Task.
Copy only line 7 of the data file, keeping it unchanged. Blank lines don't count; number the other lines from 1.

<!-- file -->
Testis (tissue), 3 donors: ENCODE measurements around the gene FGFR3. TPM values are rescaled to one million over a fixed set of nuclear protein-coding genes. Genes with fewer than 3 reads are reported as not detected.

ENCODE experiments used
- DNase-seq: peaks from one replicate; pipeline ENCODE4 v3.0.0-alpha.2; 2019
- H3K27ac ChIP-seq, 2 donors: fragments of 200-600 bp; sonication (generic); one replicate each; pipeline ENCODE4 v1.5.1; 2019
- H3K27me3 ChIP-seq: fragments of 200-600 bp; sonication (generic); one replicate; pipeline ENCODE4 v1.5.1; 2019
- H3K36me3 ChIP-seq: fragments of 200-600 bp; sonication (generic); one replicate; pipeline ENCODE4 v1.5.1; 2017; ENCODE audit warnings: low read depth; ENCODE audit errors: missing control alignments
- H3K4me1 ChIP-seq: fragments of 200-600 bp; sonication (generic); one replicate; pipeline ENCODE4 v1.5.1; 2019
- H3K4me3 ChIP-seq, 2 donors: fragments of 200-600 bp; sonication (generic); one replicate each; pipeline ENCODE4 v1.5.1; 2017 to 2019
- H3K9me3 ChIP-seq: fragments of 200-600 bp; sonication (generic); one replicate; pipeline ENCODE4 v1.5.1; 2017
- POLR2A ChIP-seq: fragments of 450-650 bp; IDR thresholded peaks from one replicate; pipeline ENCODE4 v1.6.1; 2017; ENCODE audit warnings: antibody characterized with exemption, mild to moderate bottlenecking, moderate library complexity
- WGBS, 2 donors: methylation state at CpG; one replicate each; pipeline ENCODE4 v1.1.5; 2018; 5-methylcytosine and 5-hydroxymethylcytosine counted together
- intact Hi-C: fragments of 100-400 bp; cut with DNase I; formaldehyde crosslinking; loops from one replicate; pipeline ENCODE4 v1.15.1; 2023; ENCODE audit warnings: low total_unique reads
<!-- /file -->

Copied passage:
- H3K4me1 ChIP-seq: fragments of 200-600 bp; sonication (generic); one replicate; pipeline ENCODE4 v1.5.1; 2019